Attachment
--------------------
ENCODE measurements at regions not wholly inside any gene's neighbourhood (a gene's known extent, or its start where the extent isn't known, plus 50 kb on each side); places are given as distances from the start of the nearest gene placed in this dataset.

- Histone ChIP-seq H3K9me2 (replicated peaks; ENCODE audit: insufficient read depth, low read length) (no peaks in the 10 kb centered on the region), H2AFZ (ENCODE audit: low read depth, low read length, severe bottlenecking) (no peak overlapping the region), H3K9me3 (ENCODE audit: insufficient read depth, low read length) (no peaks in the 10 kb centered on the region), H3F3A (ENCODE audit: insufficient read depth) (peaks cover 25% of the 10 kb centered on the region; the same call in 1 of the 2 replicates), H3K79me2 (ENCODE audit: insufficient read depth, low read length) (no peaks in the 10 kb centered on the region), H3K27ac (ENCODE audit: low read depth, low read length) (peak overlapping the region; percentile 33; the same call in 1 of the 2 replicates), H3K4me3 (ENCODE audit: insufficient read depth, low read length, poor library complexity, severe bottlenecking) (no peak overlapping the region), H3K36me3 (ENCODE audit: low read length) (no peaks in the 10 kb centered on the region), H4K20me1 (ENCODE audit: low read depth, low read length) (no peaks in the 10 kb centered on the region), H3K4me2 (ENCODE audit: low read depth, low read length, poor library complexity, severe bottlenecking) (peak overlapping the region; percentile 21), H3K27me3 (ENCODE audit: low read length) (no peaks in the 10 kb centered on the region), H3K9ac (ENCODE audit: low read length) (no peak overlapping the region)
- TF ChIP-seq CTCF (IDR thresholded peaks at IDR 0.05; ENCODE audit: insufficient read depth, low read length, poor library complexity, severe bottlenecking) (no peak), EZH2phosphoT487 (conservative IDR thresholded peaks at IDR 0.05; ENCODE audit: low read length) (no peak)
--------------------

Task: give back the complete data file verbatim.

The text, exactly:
ENCODE measurements at regions not wholly inside any gene's neighbourhood (a gene's known extent, or its start where the extent isn't known, plus 50 kb on each side); places are given as distances from the start of the nearest gene placed in this dataset.

- Histone ChIP-seq H3K9me2 (replicated peaks; ENCODE audit: insufficient read depth, low read length) (no peaks in the 10 kb centered on the region), H2AFZ (ENCODE audit: low read depth, low read length, severe bottlenecking) (no peak overlapping the region), H3K9me3 (ENCODE audit: insufficient read depth, low read length) (no peaks in the 10 kb centered on the region), H3F3A (ENCODE audit: insufficient read depth) (peaks cover 25% of the 10 kb centered on the region; the same call in 1 of the 2 replicates), H3K79me2 (ENCODE audit: insufficient read depth, low read length) (no peaks in the 10 kb centered on the region), H3K27ac (ENCODE audit: low read depth, low read length) (peak overlapping the region; percentile 33; the same call in 1 of the 2 replicates), H3K4me3 (ENCODE audit: insufficient read depth, low read length, poor library complexity, severe bottlenecking) (no peak overlapping the region), H3K36me3 (ENCODE audit: low read length) (no peaks in the 10 kb centered on the region), H4K20me1 (ENCODE audit: low read depth, low read length) (no peaks in the 10 kb centered on the region), H3K4me2 (ENCODE audit: low read depth, low read length, poor library complexity, severe bottlenecking) (peak overlapping the region; percentile 21), H3K27me3 (ENCODE audit: low read length) (no peaks in the 10 kb centered on the region), H3K9ac (ENCODE audit: low read length) (no peak overlapping the region)
- TF ChIP-seq CTCF (IDR thresholded peaks at IDR 0.05; ENCODE audit: insufficient read depth, low read length, poor library complexity, severe bottlenecking) (no peak), EZH2phosphoT487 (conservative IDR thresholded peaks at IDR 0.05; ENCODE audit: low read length) (no peak)